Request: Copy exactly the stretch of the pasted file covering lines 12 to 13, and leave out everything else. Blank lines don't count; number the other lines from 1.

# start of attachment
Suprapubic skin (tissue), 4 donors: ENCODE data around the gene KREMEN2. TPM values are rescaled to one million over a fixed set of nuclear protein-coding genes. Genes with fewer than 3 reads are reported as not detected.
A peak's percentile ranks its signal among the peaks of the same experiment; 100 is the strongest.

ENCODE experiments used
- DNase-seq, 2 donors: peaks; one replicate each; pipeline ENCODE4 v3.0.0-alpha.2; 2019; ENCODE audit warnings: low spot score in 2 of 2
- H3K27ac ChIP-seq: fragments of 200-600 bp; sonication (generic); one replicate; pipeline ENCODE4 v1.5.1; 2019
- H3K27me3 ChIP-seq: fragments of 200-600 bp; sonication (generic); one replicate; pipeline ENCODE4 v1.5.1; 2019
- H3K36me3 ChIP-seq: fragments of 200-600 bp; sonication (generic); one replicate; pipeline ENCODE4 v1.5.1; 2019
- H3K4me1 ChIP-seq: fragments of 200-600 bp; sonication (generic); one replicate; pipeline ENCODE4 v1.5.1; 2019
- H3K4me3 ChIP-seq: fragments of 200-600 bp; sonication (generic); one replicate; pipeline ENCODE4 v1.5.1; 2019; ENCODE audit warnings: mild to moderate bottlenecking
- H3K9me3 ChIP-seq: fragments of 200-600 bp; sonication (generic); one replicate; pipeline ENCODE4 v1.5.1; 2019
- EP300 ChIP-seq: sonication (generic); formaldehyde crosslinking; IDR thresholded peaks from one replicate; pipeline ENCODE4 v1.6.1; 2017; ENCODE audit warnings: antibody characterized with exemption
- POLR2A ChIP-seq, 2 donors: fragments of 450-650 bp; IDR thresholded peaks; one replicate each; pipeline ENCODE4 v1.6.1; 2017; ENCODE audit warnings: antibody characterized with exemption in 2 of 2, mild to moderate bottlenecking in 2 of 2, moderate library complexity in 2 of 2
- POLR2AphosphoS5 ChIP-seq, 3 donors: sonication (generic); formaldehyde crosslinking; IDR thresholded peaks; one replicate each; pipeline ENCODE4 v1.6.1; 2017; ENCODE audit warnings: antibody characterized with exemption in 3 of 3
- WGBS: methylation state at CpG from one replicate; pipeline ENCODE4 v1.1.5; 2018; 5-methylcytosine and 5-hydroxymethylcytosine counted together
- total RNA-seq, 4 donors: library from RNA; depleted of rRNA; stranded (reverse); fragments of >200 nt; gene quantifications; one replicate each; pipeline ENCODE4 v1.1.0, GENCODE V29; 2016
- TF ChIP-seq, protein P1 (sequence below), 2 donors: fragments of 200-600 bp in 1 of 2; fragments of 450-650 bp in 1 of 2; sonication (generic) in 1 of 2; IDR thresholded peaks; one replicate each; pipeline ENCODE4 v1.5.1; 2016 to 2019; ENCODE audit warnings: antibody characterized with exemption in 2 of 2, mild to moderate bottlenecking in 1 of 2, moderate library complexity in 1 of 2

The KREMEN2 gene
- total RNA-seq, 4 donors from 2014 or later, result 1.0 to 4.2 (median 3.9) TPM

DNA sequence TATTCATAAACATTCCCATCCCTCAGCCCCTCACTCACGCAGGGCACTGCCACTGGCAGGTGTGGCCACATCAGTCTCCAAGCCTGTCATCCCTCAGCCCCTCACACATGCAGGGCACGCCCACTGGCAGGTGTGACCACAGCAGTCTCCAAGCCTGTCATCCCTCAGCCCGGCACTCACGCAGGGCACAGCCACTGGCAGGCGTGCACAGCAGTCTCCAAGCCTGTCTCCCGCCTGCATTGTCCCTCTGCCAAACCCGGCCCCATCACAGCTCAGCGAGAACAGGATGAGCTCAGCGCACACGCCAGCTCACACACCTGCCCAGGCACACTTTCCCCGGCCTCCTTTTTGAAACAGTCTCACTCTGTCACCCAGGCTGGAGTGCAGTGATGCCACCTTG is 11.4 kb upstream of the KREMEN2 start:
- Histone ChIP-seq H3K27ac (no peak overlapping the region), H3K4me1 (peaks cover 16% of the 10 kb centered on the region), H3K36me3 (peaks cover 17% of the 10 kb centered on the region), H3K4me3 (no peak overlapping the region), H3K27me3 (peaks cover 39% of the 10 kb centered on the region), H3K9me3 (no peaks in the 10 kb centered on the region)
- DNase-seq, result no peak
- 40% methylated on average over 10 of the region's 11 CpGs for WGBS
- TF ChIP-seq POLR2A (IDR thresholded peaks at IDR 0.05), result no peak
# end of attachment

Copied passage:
- POLR2A ChIP-seq, 2 donors: fragments of 450-650 bp; IDR thresholded peaks; one replicate each; pipeline ENCODE4 v1.6.1; 2017; ENCODE audit warnings: antibody characterized with exemption in 2 of 2, mild to moderate bottlenecking in 2 of 2, moderate library complexity in 2 of 2
- POLR2AphosphoS5 ChIP-seq, 3 donors: sonication (generic); formaldehyde crosslinking; IDR thresholded peaks; one replicate each; pipeline ENCODE4 v1.6.1; 2017; ENCODE audit warnings: antibody characterized with exemption in 3 of 3